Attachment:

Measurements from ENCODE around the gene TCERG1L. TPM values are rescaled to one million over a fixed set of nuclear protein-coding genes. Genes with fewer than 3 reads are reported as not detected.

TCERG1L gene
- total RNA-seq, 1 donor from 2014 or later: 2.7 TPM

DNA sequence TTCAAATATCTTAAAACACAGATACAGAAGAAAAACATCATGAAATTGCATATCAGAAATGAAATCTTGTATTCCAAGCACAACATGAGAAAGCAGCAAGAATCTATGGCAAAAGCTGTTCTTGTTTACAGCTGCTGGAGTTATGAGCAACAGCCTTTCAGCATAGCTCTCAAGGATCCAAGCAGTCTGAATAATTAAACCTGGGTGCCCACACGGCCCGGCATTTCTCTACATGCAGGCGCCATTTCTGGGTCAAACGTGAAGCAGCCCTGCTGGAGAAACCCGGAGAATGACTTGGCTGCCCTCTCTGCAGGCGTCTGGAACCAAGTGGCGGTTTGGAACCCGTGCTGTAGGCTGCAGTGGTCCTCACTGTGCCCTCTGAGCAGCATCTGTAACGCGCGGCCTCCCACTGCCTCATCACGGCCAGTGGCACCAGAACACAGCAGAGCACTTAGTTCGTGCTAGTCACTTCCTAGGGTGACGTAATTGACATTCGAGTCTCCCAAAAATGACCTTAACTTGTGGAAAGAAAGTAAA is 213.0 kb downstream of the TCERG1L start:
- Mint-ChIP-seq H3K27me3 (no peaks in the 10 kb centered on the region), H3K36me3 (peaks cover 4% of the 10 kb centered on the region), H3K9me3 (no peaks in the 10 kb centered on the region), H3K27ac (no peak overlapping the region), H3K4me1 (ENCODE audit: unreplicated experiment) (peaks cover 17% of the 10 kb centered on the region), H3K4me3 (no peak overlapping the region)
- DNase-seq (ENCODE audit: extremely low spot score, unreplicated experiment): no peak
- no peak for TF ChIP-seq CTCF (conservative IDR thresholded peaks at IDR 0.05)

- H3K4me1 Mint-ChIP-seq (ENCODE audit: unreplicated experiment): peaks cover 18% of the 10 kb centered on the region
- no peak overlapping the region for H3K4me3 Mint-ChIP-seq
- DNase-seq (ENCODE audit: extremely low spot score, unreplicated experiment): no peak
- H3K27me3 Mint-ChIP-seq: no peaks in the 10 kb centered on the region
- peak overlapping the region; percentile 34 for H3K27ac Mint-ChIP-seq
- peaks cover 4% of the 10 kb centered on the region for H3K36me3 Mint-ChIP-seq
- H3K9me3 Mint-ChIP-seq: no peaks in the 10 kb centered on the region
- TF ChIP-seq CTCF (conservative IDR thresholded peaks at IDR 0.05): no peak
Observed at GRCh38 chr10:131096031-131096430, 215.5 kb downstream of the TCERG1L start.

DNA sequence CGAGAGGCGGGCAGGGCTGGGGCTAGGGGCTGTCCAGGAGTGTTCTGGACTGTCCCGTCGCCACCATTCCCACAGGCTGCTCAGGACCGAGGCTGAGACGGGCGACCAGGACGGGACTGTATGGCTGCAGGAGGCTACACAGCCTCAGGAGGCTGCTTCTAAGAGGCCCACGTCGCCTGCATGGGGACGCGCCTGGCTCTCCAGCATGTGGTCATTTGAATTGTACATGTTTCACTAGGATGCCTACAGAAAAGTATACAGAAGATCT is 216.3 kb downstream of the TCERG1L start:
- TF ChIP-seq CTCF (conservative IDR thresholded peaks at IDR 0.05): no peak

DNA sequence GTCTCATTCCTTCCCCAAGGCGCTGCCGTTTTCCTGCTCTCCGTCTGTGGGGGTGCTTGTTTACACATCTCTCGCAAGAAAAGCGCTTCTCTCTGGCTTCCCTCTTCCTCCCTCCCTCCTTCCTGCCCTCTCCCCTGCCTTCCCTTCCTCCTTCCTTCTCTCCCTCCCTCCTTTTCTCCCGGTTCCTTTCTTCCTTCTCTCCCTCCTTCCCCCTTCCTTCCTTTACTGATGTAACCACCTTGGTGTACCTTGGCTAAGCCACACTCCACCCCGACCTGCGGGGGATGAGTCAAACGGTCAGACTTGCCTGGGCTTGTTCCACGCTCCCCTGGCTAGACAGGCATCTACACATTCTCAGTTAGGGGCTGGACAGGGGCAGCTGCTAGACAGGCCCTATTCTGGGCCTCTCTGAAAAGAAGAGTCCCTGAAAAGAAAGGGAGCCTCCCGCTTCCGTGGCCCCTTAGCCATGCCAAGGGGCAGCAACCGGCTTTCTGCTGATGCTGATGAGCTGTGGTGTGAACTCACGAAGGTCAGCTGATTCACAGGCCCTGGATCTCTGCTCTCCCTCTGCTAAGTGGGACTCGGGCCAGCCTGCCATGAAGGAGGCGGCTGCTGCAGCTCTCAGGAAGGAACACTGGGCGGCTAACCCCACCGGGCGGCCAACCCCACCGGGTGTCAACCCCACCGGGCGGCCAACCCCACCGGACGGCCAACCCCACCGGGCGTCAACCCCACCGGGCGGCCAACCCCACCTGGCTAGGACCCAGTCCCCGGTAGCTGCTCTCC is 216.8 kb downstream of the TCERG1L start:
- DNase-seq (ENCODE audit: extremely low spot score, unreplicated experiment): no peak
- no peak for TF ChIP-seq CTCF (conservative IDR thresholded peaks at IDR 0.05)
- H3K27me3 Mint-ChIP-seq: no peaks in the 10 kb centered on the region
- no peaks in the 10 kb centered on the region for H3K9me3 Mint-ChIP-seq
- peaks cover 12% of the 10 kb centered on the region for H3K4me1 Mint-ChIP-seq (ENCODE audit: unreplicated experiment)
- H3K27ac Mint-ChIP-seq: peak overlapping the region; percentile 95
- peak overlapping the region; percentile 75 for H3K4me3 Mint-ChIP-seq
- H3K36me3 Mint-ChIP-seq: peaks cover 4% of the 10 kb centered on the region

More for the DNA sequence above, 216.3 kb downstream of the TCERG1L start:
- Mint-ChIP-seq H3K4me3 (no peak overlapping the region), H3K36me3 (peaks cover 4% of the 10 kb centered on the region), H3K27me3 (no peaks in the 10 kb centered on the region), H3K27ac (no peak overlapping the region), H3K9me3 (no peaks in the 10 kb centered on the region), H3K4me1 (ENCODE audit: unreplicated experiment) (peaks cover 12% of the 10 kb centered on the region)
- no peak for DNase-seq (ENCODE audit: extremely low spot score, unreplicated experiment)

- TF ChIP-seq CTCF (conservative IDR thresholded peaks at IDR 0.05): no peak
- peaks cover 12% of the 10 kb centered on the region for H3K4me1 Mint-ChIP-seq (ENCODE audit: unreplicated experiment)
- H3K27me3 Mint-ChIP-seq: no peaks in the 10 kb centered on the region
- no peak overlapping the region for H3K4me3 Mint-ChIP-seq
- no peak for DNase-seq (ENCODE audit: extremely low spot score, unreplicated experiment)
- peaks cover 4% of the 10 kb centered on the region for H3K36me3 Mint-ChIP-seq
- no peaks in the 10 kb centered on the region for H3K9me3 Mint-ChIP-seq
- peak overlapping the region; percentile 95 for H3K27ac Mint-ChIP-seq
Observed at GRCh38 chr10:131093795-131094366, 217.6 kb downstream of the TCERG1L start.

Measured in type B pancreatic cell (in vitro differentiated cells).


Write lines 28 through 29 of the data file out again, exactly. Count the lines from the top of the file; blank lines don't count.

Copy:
More for the DNA sequence above, 216.3 kb downstream of the TCERG1L start:
- Mint-ChIP-seq H3K4me3 (no peak overlapping the region), H3K36me3 (peaks cover 4% of the 10 kb centered on the region), H3K27me3 (no peaks in the 10 kb centered on the region), H3K27ac (no peak overlapping the region), H3K9me3 (no peaks in the 10 kb centered on the region), H3K4me1 (ENCODE audit: unreplicated experiment) (peaks cover 12% of the 10 kb centered on the region)